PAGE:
Garlic may be top dog in Gilroy, but wine’s not far behind. And there’s a mural to prove it.
At Fifth Street and Monterey Road, right across from the famed “Garlic Capital of the World” mural painted 25 years ago, you will find one depicting Santa Clara Valley wine country. Both were created by the same artist, Gianni Martino, who hails from Turin, Italy.
Martino began his career creating large advertising murals for cinemas and theaters in his hometown, but gradually, his fame spread. He has since done work for public and private venues in Italy, France, UK and the US.
Martino, who works with water-based paints, also did a mural depicting “The World of Coffee” for Fifth Street Coffee in Gilroy.
“We started working on the idea of a wine mural two years ago,” says Mark Turner, CEO of the Gilroy Chamber of Commerce. “We wanted to pay homage to the importance of our local wine region, one of the oldest in the state, and to promote the Wine Trail.”
It seemed fitting to have a wine-themed mural in downtown Gilroy, opposite the famous garlic one.
“Sure, we’re known for garlic in Gilroy, but wine is increasingly important to our economy,” he says. “We decided, let’s do something for our wineries!”
Turner got buy-in from his board, who were enthusiastic about the vision, and he and business relationship manager Eric Howard began sharing the concept of putting the mural on the CMAP TV building, at 7500 Monterey St. Their primary target was wineries.
“Karen Seeker, president of the Wineries of Santa Clara Valley, was gracious and loved the idea,” says Turner. “We wanted the mural focused on the wine industry, but were prepared to reach out for additional local sponsors if need be.”
Although bids from several local artists were entertained, Martino’s was the lowest, and consideration for retaining a similar style among the two murals weighed heavily in the final decision. Turner had met Martino when he came out five years ago from Italy to refresh the garlic mural and was impressed with his work.
Nearly two-thirds of the local wineries—22 in all—signed up to be part of the mural, with a minimum buy-in of $250. Martino began work just after Labor Day and immediately drew a crowd.
“When Gianni started painting, more and more people wanted to be part of it,” says Turner. “To watch him take a logo or a name and duplicate whatever we asked him to paint was phenomenal.”
The mural depicts the Santa Clara Valley wine trail logo front and center and the map of the region in the upper right quadrant. The old Victorian that’s home to Integrated Financial Benefits Network, owned by Jeff Orth, dominates the left quadrant. A biplane flies overhead with a banner touting Sarah’s Vineyard, and a water tower displays the Miramar Vineyards logo.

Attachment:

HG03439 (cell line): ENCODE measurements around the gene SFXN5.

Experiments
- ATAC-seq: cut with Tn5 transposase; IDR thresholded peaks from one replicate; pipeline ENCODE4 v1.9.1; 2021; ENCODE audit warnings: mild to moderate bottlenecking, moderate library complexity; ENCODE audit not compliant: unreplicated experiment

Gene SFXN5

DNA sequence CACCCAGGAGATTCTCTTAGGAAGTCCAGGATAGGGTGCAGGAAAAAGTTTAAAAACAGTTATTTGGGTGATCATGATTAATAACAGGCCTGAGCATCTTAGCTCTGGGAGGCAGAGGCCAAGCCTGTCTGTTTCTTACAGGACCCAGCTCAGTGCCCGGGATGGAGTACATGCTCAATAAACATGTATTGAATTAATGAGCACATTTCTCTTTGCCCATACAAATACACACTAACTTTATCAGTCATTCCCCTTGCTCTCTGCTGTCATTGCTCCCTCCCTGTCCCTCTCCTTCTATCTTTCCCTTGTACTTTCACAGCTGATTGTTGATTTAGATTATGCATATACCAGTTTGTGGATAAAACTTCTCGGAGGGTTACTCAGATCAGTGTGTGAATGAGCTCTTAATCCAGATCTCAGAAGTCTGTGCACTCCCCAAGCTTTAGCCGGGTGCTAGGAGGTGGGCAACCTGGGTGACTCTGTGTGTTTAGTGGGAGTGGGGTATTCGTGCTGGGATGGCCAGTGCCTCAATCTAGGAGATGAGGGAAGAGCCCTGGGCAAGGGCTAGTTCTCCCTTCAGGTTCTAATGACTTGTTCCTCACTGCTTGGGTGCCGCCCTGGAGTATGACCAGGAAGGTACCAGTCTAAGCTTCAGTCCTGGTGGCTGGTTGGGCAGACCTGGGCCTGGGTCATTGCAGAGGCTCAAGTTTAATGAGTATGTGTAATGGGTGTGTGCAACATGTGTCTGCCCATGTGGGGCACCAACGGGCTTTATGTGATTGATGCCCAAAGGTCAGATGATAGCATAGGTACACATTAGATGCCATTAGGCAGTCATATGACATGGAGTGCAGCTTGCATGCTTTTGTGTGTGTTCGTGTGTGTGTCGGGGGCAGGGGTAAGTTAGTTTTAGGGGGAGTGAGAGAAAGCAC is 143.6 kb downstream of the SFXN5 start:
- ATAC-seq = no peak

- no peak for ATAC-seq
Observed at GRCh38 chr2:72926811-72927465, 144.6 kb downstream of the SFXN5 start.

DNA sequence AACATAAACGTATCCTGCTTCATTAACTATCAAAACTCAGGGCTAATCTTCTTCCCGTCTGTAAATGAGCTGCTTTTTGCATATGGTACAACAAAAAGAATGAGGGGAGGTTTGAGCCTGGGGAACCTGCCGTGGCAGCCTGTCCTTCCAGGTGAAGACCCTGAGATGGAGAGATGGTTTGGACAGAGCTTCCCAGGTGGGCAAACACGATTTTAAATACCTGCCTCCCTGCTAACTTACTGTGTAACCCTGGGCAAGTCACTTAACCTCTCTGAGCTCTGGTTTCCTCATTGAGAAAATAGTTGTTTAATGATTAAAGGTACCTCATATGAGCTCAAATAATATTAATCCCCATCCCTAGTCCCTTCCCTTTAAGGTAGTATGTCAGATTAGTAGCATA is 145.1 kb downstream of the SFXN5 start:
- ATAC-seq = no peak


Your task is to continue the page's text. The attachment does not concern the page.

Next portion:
Tim Slater says the mural cost more than $30,000 to produce, and the buy-in was beyond the reach of many small wineries’ marketing budgets.
“But we were committed to show our lasting support for Gilroy in this, our 40th anniversary, and were determined to participate at some substantial level,” Slater says. “It occurred to us that the 20- to 30-year longevity of the mural meant the high placement cost was actually a bargain on an annualized basis. Anyway, after two weeks of decision-making, we got into gear and claimed the airplane. We kind of like the metaphor for flying high and leading the way for our area.”
A series of barrel heads contain logos of wineries including Solis Winery; Gilroy Downtown Business Association; Aver Family Vineyards; Morgan Hill Cellars; Hecker Pass Winery; Michele Campbell Insurance Services; Lisa Faria, Realtor; and Fortino Winery.
At the bottom right are three nicely rendered wine bottles representing Heller Vineyard and Wines, Guglielmo Winery and TASS. At the right are scrolls listing all the winery and mural participants. Above the scrolls are barrels representing Gina Lopez, State Farm, Starritt Realtors and Vivian Investment Partners. Bunches of grapes frame the entire mural.
Turner notes, “It was truly a thrill to watch it come together. I’m thankful to the board for seeing that we could make this happen.”
He expects the mural to make its way into marketing efforts at the Gilroy Welcome Center and elsewhere, and hopes others will find a way to include it in promoting tourism to the wine region. “Anybody can use this image: Have at it!” Turner concludes.